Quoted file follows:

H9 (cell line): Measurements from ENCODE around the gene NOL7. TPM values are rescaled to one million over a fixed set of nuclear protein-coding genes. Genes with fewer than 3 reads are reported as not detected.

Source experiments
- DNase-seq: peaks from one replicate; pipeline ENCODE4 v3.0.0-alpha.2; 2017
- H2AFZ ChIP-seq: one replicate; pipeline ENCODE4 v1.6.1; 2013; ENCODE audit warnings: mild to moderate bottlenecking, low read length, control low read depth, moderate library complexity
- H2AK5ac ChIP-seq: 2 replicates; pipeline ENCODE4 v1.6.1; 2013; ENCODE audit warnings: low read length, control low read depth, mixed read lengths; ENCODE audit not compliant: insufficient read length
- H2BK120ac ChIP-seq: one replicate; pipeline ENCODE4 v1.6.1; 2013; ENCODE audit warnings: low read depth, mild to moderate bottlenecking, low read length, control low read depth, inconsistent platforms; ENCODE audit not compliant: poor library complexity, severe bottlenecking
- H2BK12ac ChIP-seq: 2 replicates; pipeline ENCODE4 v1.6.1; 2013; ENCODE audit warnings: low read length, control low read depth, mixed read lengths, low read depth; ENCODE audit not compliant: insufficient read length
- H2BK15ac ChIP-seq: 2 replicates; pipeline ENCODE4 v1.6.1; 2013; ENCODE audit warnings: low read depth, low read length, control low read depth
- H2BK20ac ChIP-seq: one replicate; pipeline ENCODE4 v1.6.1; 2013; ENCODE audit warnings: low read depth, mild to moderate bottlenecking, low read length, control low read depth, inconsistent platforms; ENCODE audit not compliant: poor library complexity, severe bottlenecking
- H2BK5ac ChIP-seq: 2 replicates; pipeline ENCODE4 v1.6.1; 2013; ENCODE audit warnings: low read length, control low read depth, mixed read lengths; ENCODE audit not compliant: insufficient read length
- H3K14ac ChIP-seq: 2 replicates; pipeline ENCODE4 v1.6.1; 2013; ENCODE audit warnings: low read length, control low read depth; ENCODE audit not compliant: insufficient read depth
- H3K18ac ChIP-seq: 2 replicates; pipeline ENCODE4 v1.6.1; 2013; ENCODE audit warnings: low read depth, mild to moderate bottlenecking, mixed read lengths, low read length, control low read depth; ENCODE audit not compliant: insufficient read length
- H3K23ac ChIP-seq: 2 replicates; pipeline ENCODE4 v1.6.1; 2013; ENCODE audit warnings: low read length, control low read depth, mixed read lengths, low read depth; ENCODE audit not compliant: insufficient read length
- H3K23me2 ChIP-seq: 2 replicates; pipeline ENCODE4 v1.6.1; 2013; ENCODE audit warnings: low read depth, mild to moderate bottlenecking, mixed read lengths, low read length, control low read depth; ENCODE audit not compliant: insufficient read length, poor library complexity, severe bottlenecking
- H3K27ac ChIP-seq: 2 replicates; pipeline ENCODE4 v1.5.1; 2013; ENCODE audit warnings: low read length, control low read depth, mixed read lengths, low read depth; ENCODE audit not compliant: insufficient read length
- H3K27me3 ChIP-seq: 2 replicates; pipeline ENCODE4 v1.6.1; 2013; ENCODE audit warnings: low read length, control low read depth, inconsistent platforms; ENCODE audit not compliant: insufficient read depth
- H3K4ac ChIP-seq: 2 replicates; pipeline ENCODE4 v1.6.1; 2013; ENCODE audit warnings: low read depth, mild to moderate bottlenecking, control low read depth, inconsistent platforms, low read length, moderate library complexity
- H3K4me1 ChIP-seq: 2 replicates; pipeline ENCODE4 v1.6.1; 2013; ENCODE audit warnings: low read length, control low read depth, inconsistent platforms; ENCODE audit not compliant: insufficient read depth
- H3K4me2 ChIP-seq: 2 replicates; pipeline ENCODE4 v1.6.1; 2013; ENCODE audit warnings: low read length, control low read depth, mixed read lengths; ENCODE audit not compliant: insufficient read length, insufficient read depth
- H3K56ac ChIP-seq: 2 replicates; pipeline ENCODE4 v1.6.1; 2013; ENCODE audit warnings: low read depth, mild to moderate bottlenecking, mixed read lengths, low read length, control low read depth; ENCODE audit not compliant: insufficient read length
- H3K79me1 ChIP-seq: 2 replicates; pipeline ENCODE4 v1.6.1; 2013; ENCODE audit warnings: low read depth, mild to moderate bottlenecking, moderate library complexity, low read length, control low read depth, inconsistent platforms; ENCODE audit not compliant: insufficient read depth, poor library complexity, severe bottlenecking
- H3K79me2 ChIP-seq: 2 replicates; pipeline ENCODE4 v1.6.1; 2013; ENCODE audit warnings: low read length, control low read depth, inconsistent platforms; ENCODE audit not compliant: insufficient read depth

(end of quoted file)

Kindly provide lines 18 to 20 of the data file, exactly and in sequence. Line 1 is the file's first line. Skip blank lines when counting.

- H3K4me1 ChIP-seq: 2 replicates; pipeline ENCODE4 v1.6.1; 2013; ENCODE audit warnings: low read length, control low read depth, inconsistent platforms; ENCODE audit not compliant: insufficient read depth
- H3K4me2 ChIP-seq: 2 replicates; pipeline ENCODE4 v1.6.1; 2013; ENCODE audit warnings: low read length, control low read depth, mixed read lengths; ENCODE audit not compliant: insufficient read length, insufficient read depth
- H3K56ac ChIP-seq: 2 replicates; pipeline ENCODE4 v1.6.1; 2013; ENCODE audit warnings: low read depth, mild to moderate bottlenecking, mixed read lengths, low read length, control low read depth; ENCODE audit not compliant: insufficient read length